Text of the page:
Way back when, maybe in middle school, we learned the difference between the two words empathy and sympathy. Prior to that, sympathy was our go-to word. But then we understood that empathy was an option—that we could truly identify with the feelings, thoughts, and attitudes of another. Sympathy is always an option, but empathy is not. Good to know, right?

What we didn’t know in middle school was that many years later, there would be a global pandemic as well as a nationwide spotlight on systemic racism. And now our understanding of empathy versus sympathy is going to go far beyond how to properly use those words in a sentence. It is going to unequivocally define us as a person and a leader.

Empathy is far from being an immutable trait, it can be developed. It makes us better leaders, family members, and friends. So how do we become more empathetic? How do we get to know how someone else feels? It’s actually quite simple: ask them. We need to add just one word to our everyday question of, “How are you?” Try this, “How are you — really?” And let that “really” part come from the depths of your heart. Connection and compassion are more critical than ever before, so ask the question, “How are you—really?” Empathy starts with caring enough to begin the conversation.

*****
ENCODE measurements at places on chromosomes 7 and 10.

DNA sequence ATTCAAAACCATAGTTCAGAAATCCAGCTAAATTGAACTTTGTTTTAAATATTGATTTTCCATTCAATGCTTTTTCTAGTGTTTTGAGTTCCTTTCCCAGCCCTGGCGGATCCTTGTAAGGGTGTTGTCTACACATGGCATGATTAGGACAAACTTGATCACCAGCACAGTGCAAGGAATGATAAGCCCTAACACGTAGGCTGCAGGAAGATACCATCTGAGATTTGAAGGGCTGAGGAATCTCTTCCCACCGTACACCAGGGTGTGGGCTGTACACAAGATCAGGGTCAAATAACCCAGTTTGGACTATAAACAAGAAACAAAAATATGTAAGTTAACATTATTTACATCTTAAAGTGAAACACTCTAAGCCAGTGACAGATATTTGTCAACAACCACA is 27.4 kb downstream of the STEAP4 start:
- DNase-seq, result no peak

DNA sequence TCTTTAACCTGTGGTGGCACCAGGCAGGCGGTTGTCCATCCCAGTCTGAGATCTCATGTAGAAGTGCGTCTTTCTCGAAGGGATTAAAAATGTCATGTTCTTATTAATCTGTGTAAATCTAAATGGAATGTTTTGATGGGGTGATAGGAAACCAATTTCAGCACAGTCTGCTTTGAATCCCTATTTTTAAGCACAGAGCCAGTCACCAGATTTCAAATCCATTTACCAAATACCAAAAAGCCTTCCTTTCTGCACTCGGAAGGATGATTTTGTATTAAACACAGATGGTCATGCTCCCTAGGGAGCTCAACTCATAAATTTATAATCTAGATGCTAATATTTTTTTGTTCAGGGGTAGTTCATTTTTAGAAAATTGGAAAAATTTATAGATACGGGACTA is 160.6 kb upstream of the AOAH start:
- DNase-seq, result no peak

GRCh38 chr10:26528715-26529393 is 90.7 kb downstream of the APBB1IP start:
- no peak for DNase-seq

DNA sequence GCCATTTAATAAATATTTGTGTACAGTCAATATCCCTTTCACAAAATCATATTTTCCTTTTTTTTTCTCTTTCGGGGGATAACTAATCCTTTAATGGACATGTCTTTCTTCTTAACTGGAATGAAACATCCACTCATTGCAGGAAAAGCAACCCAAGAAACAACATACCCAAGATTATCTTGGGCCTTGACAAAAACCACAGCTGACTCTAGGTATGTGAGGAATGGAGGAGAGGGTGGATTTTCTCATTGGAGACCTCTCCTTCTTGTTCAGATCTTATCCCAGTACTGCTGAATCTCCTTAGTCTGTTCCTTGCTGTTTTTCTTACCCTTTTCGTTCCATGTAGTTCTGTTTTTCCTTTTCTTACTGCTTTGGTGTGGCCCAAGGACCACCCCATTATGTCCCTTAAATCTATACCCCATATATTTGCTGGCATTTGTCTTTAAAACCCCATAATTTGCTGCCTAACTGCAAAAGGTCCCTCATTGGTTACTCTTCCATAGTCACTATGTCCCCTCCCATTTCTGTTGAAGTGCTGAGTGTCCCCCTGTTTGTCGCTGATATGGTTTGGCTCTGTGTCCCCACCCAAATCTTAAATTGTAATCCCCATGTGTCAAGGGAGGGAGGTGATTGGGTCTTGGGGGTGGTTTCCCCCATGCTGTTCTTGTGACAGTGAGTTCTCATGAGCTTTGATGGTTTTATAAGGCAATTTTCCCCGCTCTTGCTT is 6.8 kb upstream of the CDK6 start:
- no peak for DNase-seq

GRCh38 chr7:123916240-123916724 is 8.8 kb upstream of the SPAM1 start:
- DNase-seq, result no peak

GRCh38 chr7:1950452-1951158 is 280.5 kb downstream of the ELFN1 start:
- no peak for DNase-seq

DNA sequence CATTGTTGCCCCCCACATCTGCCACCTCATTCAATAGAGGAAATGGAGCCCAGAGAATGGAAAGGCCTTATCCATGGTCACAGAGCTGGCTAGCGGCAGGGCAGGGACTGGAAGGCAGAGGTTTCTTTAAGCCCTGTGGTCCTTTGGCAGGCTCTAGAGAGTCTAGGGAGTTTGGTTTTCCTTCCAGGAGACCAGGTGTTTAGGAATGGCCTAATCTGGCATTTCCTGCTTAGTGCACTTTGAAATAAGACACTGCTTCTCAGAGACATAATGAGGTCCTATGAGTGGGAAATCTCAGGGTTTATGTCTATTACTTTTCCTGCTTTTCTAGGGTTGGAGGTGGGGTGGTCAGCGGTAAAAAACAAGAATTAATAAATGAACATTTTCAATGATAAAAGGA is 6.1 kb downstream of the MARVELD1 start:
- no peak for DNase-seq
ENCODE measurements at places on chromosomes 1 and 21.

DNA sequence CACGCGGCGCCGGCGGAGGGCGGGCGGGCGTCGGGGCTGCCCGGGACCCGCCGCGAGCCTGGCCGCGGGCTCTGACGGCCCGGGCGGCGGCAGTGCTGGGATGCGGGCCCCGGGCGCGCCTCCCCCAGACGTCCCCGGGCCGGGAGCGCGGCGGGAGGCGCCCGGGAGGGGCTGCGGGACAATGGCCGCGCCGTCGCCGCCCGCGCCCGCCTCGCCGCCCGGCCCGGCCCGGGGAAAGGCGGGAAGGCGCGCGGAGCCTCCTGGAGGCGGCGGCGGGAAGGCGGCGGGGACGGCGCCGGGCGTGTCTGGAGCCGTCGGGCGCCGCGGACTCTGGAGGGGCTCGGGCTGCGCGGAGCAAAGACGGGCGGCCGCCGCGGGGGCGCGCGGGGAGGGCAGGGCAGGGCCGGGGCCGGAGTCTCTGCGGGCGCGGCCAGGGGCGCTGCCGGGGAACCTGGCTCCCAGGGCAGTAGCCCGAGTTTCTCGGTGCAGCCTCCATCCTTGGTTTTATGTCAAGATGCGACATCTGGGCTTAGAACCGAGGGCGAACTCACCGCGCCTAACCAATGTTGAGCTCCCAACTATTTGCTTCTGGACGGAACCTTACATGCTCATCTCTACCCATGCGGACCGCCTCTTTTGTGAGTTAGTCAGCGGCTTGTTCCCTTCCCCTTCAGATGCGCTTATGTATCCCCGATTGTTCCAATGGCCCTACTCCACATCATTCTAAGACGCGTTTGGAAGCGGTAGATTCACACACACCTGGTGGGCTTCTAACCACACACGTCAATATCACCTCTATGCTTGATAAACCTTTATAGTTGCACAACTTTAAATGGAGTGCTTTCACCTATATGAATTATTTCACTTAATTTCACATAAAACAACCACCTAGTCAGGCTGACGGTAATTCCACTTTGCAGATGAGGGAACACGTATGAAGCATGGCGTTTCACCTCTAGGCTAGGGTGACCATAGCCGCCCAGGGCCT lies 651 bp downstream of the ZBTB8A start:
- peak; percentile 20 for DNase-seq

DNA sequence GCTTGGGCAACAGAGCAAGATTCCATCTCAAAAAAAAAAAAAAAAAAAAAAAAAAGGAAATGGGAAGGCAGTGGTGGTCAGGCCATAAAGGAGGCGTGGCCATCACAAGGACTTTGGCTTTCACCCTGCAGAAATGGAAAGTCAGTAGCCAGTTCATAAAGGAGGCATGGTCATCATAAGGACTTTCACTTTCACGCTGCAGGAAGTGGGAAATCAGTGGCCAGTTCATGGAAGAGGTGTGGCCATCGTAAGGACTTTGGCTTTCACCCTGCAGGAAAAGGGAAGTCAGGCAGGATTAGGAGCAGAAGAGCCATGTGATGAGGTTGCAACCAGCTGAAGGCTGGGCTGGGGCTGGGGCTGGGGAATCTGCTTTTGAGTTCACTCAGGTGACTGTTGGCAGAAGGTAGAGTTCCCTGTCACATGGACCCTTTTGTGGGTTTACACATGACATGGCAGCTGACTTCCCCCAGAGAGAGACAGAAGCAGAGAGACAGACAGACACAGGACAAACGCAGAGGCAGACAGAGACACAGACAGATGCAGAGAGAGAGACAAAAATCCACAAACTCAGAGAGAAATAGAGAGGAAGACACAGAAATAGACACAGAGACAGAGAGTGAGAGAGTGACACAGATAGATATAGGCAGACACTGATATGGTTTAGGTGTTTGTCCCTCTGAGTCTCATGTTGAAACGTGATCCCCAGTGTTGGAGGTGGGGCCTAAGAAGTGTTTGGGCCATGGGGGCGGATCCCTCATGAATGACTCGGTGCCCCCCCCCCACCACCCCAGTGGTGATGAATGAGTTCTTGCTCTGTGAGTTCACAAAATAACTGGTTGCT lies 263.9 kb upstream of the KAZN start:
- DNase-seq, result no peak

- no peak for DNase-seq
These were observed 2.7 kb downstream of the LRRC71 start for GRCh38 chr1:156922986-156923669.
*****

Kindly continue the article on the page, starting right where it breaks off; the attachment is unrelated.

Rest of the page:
With Gratitude,
Beth

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David Schuchman
David Schuchman
1 month ago

Middle school for me started in 1972. I grew up in a primarily white community and do not recall any significant discussions in school about the civil rights movement. “Those who cannot learn from history are doomed to repeat it.” Maybe some history was overlooked?